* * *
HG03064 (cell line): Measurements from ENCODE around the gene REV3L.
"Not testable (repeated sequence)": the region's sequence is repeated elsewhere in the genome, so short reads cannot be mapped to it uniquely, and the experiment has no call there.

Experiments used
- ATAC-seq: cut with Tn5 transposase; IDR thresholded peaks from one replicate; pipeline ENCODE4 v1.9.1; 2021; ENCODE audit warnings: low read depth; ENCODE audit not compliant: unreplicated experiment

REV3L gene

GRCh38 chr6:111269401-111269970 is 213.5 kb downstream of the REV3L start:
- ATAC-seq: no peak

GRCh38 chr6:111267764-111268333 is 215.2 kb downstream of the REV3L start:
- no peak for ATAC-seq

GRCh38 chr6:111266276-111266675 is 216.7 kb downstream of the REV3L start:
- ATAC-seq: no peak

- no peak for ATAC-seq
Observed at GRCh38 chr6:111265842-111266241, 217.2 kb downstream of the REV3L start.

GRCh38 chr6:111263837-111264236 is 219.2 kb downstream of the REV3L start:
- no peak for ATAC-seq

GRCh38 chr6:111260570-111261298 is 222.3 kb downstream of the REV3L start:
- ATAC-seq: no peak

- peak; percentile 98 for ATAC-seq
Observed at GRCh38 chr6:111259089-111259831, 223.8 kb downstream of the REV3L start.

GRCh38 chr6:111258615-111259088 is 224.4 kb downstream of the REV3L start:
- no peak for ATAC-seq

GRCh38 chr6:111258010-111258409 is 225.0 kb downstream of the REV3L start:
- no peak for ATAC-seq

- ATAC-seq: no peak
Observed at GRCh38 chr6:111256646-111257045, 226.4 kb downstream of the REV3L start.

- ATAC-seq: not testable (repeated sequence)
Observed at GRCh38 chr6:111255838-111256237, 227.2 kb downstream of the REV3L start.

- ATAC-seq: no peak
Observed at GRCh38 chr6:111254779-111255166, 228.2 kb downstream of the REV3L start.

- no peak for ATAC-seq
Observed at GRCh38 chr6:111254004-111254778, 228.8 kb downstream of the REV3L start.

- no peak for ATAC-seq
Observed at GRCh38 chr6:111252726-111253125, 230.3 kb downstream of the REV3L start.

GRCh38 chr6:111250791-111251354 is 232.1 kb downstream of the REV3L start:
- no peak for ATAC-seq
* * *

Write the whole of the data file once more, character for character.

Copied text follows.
HG03064 (cell line): Measurements from ENCODE around the gene REV3L.
"Not testable (repeated sequence)": the region's sequence is repeated elsewhere in the genome, so short reads cannot be mapped to it uniquely, and the experiment has no call there.

Experiments used
- ATAC-seq: cut with Tn5 transposase; IDR thresholded peaks from one replicate; pipeline ENCODE4 v1.9.1; 2021; ENCODE audit warnings: low read depth; ENCODE audit not compliant: unreplicated experiment

REV3L gene

GRCh38 chr6:111269401-111269970 is 213.5 kb downstream of the REV3L start:
- ATAC-seq: no peak

GRCh38 chr6:111267764-111268333 is 215.2 kb downstream of the REV3L start:
- no peak for ATAC-seq

GRCh38 chr6:111266276-111266675 is 216.7 kb downstream of the REV3L start:
- ATAC-seq: no peak

- no peak for ATAC-seq
Observed at GRCh38 chr6:111265842-111266241, 217.2 kb downstream of the REV3L start.

GRCh38 chr6:111263837-111264236 is 219.2 kb downstream of the REV3L start:
- no peak for ATAC-seq

GRCh38 chr6:111260570-111261298 is 222.3 kb downstream of the REV3L start:
- ATAC-seq: no peak

- peak; percentile 98 for ATAC-seq
Observed at GRCh38 chr6:111259089-111259831, 223.8 kb downstream of the REV3L start.

GRCh38 chr6:111258615-111259088 is 224.4 kb downstream of the REV3L start:
- no peak for ATAC-seq

GRCh38 chr6:111258010-111258409 is 225.0 kb downstream of the REV3L start:
- no peak for ATAC-seq

- ATAC-seq: no peak
Observed at GRCh38 chr6:111256646-111257045, 226.4 kb downstream of the REV3L start.

- ATAC-seq: not testable (repeated sequence)
Observed at GRCh38 chr6:111255838-111256237, 227.2 kb downstream of the REV3L start.

- ATAC-seq: no peak
Observed at GRCh38 chr6:111254779-111255166, 228.2 kb downstream of the REV3L start.

- no peak for ATAC-seq
Observed at GRCh38 chr6:111254004-111254778, 228.8 kb downstream of the REV3L start.

- no peak for ATAC-seq
Observed at GRCh38 chr6:111252726-111253125, 230.3 kb downstream of the REV3L start.

GRCh38 chr6:111250791-111251354 is 232.1 kb downstream of the REV3L start:
- no peak for ATAC-seq